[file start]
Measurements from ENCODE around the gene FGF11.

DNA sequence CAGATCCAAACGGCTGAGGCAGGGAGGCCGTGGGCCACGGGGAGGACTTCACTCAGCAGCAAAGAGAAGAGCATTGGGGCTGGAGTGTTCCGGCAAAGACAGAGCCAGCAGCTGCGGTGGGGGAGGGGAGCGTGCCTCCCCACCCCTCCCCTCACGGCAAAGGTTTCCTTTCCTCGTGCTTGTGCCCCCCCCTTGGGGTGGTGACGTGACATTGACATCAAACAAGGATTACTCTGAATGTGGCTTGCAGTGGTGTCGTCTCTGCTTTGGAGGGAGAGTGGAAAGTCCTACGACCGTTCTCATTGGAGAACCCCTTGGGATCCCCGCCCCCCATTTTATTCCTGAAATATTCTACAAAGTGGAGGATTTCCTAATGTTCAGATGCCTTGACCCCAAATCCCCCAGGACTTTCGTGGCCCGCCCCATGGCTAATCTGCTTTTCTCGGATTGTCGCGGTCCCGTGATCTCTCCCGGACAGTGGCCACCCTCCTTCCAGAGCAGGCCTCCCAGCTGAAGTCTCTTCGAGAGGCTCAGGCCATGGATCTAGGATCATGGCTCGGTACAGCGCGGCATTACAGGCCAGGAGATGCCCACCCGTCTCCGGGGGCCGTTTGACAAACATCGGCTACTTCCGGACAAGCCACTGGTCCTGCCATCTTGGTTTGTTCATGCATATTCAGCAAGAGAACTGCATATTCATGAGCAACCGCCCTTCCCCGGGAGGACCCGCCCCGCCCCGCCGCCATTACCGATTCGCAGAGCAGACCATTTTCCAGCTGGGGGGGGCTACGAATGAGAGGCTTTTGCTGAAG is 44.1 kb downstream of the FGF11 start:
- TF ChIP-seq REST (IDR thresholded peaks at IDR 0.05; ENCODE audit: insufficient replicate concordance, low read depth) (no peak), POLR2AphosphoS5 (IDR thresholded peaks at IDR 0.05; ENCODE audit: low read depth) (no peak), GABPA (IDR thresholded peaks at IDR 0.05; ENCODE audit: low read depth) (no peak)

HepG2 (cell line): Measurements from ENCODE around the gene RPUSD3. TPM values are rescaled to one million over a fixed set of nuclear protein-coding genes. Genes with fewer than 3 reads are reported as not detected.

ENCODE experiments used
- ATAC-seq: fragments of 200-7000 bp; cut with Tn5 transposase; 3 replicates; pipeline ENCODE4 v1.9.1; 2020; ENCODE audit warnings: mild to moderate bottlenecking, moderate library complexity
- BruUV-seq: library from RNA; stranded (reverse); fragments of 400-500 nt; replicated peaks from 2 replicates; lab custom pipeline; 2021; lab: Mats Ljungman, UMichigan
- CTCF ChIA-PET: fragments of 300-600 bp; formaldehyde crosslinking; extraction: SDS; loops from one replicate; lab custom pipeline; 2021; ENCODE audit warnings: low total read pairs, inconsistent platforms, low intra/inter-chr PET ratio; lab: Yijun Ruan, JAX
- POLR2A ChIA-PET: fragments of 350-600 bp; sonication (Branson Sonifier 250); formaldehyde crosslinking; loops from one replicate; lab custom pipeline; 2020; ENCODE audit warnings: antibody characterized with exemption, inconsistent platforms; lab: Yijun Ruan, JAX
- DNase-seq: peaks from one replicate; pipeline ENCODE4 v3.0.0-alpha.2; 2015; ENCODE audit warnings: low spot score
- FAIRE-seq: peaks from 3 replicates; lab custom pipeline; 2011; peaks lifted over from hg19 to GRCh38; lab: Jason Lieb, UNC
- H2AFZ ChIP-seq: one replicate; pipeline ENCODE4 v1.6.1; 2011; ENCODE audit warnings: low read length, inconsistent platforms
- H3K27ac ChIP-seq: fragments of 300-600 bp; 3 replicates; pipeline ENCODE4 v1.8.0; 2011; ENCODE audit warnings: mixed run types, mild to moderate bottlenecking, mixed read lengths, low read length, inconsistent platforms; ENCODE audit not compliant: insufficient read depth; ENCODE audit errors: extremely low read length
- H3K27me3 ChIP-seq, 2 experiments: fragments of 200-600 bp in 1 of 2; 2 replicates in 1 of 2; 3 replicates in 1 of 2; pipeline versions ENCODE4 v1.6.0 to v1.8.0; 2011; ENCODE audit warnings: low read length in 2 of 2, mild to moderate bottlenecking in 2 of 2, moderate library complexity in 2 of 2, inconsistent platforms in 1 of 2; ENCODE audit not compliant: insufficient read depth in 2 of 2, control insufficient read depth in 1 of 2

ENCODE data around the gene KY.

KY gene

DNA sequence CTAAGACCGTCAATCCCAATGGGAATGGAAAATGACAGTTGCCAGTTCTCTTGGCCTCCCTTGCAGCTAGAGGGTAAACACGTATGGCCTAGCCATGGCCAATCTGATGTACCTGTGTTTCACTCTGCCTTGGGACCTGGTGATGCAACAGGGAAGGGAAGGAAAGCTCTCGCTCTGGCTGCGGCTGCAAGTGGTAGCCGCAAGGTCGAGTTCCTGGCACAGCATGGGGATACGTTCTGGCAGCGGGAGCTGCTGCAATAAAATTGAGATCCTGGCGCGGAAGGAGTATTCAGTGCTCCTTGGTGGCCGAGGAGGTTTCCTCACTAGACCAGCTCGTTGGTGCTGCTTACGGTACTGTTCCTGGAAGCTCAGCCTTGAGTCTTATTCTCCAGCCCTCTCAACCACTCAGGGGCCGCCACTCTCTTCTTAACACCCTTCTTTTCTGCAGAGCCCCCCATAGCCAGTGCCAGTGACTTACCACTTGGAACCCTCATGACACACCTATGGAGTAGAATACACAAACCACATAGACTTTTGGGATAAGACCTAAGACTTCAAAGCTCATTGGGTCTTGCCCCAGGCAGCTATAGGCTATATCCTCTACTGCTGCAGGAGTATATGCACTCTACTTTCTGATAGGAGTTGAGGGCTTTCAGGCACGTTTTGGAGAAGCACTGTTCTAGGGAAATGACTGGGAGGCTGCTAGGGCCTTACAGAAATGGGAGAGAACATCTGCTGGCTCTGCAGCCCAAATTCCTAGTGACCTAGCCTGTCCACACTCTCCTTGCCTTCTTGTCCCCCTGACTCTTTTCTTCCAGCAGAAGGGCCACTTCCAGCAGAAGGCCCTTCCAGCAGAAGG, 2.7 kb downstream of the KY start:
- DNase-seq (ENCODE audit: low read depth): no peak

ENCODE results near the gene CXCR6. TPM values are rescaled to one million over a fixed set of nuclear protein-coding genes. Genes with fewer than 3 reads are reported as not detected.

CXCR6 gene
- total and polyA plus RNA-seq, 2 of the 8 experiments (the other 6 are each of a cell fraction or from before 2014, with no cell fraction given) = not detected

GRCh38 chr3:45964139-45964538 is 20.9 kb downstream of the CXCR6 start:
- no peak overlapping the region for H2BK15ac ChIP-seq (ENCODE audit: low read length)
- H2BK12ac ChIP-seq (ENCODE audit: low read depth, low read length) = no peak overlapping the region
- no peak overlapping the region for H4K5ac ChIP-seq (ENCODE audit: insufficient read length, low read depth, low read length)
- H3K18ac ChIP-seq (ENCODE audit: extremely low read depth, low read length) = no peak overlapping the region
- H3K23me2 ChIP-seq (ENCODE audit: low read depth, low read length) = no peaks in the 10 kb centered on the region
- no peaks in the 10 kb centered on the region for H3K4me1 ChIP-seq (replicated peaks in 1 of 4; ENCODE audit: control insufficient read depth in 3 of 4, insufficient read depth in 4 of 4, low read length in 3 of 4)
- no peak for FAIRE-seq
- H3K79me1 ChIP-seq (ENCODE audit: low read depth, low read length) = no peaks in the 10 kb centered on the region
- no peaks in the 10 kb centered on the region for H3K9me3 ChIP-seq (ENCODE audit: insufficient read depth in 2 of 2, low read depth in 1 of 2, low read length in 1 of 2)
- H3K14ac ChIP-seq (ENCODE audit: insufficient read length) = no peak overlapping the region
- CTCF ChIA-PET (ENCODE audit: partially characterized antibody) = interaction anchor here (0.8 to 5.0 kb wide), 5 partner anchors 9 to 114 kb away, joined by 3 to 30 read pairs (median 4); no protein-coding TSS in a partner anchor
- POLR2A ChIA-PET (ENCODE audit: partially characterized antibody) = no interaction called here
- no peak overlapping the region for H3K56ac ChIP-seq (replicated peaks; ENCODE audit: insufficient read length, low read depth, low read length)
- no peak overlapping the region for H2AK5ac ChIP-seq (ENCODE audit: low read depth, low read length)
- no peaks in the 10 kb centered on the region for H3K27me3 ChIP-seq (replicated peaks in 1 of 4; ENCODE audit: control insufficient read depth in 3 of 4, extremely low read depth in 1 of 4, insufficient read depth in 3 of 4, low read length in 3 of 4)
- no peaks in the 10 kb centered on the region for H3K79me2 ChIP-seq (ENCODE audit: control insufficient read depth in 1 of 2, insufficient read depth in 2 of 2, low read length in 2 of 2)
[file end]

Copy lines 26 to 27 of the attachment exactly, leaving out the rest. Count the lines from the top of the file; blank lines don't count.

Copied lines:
- H3K18ac ChIP-seq (ENCODE audit: extremely low read depth, low read length) = no peak overlapping the region
- H3K23me2 ChIP-seq (ENCODE audit: low read depth, low read length) = no peaks in the 10 kb centered on the region